It’s important not to panic as it just exaggerates the errors made. Trust the experience of these professional speakers; these tips were made to ensure that you maintain the flow of your presentation.

For more information on Andy’s programs 

 

 

A Professional Speaker Shares How to Conquer Your Public Speaking Fears

Professional speakers are very knowledgeable about the fears of public speaking; they've been through it, too. All eyes are on you, watching your every move.

Professional speakers are very knowledgeable about the fears of public speaking; they’ve been through it, too. All eyes are on you, watching your every move.

Andy Core is an expert in Work-Life Balance, Well Being and Peak Human Performance.

Every public speaker has felt some form of stage fright, even a professional speaker would admit to that. Whether it be the fear of making errors or shyness, there’s always a way to get over it. What people miss about public speaking is that it’s not about making a perfect word-for-word recitation of your written speech, it’s about getting your point across to an audience. They’re not listening to witness how great you are at memorizing, but listening to learn something. Get your point of view across, not your word count. This need for unneeded perfection is the most common source of anxiety and here’s how to control it.

Being a Master of Your Topic Is Better Than Memorizing a Speech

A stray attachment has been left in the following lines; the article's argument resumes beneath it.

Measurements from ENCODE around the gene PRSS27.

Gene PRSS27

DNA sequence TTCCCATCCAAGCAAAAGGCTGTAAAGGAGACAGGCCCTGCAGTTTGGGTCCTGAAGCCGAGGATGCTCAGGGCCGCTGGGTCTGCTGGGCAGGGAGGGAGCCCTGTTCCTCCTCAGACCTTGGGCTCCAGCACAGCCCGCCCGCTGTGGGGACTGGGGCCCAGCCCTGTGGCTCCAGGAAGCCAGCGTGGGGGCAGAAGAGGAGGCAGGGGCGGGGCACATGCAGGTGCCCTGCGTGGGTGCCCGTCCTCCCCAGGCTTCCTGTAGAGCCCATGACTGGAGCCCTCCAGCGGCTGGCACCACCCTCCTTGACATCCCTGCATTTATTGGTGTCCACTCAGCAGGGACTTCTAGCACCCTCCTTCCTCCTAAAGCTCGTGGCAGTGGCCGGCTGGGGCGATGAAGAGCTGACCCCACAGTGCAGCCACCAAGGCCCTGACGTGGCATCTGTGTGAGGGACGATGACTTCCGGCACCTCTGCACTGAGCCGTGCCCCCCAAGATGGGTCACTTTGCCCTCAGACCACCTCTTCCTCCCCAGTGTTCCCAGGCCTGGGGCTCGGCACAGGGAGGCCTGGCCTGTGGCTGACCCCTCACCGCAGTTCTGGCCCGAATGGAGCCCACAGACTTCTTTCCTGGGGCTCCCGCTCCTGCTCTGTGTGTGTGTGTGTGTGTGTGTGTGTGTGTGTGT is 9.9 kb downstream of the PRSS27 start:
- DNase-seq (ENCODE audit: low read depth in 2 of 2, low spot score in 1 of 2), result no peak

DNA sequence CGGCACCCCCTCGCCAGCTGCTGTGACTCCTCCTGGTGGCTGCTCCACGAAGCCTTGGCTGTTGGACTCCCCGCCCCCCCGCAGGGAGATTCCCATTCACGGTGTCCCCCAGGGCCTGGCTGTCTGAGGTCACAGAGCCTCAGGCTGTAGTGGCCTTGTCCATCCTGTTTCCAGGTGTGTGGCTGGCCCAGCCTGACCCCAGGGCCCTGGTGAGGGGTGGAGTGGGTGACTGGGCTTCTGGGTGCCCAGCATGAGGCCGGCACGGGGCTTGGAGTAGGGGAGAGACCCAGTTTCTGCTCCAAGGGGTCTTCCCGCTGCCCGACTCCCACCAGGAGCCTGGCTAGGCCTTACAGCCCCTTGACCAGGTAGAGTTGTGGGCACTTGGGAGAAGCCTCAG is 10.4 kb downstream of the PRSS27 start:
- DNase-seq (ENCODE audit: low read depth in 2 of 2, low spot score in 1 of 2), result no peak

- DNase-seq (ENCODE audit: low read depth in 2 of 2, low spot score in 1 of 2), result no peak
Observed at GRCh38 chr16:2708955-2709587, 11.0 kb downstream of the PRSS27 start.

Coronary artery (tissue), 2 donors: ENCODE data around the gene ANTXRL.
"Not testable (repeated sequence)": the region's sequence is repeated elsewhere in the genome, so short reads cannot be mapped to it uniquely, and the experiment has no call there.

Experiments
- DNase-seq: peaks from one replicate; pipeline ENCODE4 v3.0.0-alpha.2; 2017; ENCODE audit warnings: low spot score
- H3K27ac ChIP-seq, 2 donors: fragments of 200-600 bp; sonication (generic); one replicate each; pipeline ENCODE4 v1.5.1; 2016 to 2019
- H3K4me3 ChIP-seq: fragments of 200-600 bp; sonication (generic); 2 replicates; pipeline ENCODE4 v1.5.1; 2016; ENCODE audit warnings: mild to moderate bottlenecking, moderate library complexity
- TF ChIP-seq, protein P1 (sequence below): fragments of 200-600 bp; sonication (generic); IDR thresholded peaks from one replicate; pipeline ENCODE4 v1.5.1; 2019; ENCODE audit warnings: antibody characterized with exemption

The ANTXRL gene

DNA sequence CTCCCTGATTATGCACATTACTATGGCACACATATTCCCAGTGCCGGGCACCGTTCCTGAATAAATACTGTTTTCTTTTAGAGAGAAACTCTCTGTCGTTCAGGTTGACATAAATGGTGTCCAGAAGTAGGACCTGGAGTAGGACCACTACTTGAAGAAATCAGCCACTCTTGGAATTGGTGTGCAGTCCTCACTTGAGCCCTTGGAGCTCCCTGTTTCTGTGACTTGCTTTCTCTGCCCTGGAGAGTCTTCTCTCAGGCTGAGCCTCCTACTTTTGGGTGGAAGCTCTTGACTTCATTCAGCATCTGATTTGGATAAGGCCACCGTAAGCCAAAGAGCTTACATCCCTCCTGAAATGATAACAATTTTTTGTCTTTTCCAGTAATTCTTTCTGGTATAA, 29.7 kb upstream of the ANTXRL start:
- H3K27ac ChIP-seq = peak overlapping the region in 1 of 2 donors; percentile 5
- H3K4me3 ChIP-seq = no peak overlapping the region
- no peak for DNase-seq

The reason for creating a speech is to have a guideline on what to say and in what order. There’s no need to take it to the extreme and imprint every word in their exact order into your head. Mastering your topic is a lot easier and more useful as you’ll never run out of things to say and you won’t need the speech to tell you what to say. If you know the topic like the back of your hand, you can ad-lib easily and not worry so much about your guidelines. A professional speaker doesn’t mind his speech when he’s on stage because he doesn’t need to and neither do you.

Practice Only As Much As You Need To

Practicing your speech is important so that you can add style and flare to your words. This is to prevent moments where you stutter or suddenly fall silent. It’s unnecessary to burn yourself out with hours upon hours of practice, even when you’re backstage waiting for your call. In fact, it’s possible to over-practice and hurt your performance. This is because you didn’t have enough time to…

Relax

The people you’re speaking to aren’t judges; it isn’t American Idol. You won’t be booed because of little mechanical mistakes and they don’t have a criteria to base your speech on. Besides, you’re the only one who has a copy of your speech so how will they notice the lines you left out or the words you didn’t say? Just relax and be moderate: over-practicing just causes stress.

Give your voice and eyes a rest, preparing your mind and body for a speech is just as important as performing well. Fear and anxiety are mostly self-created so don’t stress yourself out about the little things. Use the advice of a professional speaker and be more prepared and more confident when you get on stage.

To learn more on Andy’s programs contact us today.

 

 

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Author and speaker on work-life balance, productivity and wellbeing